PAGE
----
Sitting in a Prairie-style chair at the kitchen table of his Bolton Hill row home, Rob Kasper reminisces about the round, claw-foot table of his childhood. “Some of the strongest memories I have are of sitting at that kitchen table,” says Kasper, who wrote for The Baltimore Sun for 34 years. “I have the strong belief that the kitchen table is the center of life from which all good ideas come—from the theory of light, to who is going to win the pennant, to how to make a good gravy.” Indeed, the kitchen table might also explain why a boy from the small town of St. Joseph, MO, would pursue the field of journalism.
For Kasper, that lesson was learned over his mother’s simple meals of home-cooked spaghetti and meatballs and weekly Friday-night family fish dinners. (“The exotic dish was halibut,” he says, laughing.) “When the din had lessened and the kids had been fed, my parents would talk about what was in the newspaper,” recalls Kasper, who is one of four boys. “They loved the letters to the editor, and they would laugh and talk about that. I think that what happened at the kitchen table is probably, in part, what pushed me into journalism. Two of my favorite writers, Russell Baker and Garrison Keillor, started at the kitchen table.”
And while his future as a writer was formed during those table-sitting sessions in Missouri, it was in Chicago (while earning his master’s degree at Northwestern University’s Medill School of Journalism) that Kasper became a foodie. “Chicago is a great eating town,” he says. “My wife, Judy, and I tried Mexican food and real Italian food—not the sea of red stuff—and I had a great curiosity about food.”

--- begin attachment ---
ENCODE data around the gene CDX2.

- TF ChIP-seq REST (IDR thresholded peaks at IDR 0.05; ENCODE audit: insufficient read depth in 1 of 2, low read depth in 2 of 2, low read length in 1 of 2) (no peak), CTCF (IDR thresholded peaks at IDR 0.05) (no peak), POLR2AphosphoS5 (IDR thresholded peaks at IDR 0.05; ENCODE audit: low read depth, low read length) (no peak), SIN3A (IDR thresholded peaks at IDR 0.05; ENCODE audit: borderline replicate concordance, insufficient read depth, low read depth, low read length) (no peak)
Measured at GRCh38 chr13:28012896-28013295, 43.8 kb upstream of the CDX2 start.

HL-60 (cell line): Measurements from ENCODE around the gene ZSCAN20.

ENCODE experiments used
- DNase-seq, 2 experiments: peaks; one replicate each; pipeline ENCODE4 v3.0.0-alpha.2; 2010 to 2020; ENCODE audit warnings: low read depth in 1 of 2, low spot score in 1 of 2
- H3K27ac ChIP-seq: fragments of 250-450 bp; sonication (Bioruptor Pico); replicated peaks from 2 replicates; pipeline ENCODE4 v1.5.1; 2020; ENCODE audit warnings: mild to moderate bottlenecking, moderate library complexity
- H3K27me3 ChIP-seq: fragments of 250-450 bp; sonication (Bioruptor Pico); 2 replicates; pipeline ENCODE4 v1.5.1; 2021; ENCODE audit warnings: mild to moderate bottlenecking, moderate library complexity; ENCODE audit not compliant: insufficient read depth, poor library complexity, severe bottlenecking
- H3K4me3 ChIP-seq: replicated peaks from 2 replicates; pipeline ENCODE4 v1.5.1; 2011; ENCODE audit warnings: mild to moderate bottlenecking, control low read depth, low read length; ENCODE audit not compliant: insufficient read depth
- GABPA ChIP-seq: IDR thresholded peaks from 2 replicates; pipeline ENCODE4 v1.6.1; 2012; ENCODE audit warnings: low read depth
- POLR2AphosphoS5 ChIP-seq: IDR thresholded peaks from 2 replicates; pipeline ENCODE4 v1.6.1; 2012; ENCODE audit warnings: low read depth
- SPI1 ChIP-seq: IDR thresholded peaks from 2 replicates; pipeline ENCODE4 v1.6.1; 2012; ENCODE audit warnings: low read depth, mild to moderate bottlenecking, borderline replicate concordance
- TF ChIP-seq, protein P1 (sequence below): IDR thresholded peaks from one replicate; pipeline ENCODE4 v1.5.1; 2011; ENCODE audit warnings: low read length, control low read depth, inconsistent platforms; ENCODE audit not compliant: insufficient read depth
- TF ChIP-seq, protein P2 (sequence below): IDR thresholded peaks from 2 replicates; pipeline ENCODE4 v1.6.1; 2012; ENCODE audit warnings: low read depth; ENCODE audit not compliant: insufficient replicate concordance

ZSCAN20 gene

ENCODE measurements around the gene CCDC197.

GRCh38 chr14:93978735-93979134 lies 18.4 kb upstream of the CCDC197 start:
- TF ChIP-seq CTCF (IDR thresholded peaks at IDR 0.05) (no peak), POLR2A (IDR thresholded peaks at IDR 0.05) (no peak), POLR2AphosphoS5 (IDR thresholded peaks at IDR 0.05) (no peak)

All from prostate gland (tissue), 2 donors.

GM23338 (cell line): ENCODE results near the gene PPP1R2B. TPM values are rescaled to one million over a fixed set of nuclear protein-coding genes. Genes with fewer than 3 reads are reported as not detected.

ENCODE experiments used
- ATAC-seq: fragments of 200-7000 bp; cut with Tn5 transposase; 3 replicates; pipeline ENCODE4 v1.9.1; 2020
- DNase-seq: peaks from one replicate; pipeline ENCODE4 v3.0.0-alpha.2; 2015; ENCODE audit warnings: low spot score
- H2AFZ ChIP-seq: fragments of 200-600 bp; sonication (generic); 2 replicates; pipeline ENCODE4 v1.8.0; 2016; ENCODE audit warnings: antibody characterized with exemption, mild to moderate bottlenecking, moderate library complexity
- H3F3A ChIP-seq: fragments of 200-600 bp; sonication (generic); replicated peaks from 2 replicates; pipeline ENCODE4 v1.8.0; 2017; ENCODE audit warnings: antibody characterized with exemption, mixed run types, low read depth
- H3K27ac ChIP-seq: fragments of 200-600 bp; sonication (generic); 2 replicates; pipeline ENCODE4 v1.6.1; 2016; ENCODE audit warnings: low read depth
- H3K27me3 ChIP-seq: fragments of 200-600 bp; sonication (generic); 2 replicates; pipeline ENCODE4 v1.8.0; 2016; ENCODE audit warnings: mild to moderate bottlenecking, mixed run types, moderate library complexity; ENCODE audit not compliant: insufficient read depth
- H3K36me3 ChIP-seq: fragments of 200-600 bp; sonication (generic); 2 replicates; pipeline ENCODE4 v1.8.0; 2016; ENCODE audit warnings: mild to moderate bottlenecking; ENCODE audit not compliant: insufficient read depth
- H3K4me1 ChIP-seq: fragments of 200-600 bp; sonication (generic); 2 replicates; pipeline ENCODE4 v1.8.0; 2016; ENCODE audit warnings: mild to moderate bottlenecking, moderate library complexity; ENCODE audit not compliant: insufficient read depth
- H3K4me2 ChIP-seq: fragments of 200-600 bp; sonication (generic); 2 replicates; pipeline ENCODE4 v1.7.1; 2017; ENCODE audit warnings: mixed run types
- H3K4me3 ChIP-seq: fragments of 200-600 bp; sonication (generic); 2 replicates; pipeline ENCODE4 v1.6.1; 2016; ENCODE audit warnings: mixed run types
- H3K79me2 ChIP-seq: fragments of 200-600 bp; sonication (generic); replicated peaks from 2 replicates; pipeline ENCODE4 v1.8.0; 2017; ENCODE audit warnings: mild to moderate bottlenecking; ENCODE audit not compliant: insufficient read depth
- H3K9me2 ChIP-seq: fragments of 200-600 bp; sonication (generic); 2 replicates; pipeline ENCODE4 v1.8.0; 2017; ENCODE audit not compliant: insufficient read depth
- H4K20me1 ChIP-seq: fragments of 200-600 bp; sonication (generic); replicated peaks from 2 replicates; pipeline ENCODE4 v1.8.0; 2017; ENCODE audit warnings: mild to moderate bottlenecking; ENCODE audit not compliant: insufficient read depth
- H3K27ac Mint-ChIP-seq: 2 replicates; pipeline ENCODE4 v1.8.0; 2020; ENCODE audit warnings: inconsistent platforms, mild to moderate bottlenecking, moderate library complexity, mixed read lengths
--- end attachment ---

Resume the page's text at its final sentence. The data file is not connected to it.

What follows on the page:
Kasper wrote his first food-related piece about the search for the perfect pastrami sandwich—found at Attman’s, he reported—in 1980 for The Sun. A year later, when he proposed writing a food column, “not necessarily from the perspective of someone standing over a stove but someone who enjoys food and finding it,” the top brass was skeptical. “They said no one would read it unless they cook,” he recalls with a smile. “So I said, ‘Let me write it, in addition to everything else.’”
And though he laughs about the occasional editorial mishaps that still “haunt” him (a headline he did not write about crab soup ran incorrectly as crap soup in the Sunday editions), Kasper found his voice writing about food. By the time he threw in the kitchen towel on the column in 2010, his “The Happy Eater” column had garnered two National Headliner Awards and multiple coveted nods from the National Association of Food Journalists for being among the best in American and Canadian newspapers. “It’s good for the ego,” he says, “and it made the editors feel smart because it was their idea.”
These days, Kasper can be found fussing over his heirloom tomatoes in season, grilling pizza or brisket on his Weber grill, and attending book signings around town for his latest venture, Baltimore Beer: A Satisfying History of Charm City Brewing, a book sparked by a story he wrote on the end of National Premium (the behemoth of beer brewing once based in Baltimore) in 1996 for The Sun. “It was the end of this once-regal beer that was regarded as one of the finest beers in America,” explains Kasper, who helped to found Baltimore Beer Week, a multi-day promotion featuring several days of brew-centric events at local establishments. “I started digging through clips and calling people to try to put together the history of brewing in Baltimore, and I realized there was not really one well-written definitive book. I decided I wanted to write one.” (After leaving The Sun, he finally found time to finish the book last year.)
As for eating, Kasper has taken matters into his own hands, as well. After years of writing about other people’s preparations, the avid cook is happiest behind his own hot stove. “I like eating at home,” he says. “The ingredients are good, and I know the cook.”
One recipe he prepares is a hearty dish for beer and bratwurst, inspired by a fact he learned while researching his book. “What I really was surprised at was the depth of the ‘Germanness’ of Baltimore,” says Kasper. “Brats and beer seem to me to capture the historic flavor of the German-based foundation of the city’s now-thriving brewing scene, or, in short, brats and beer, very old and new Baltimore.”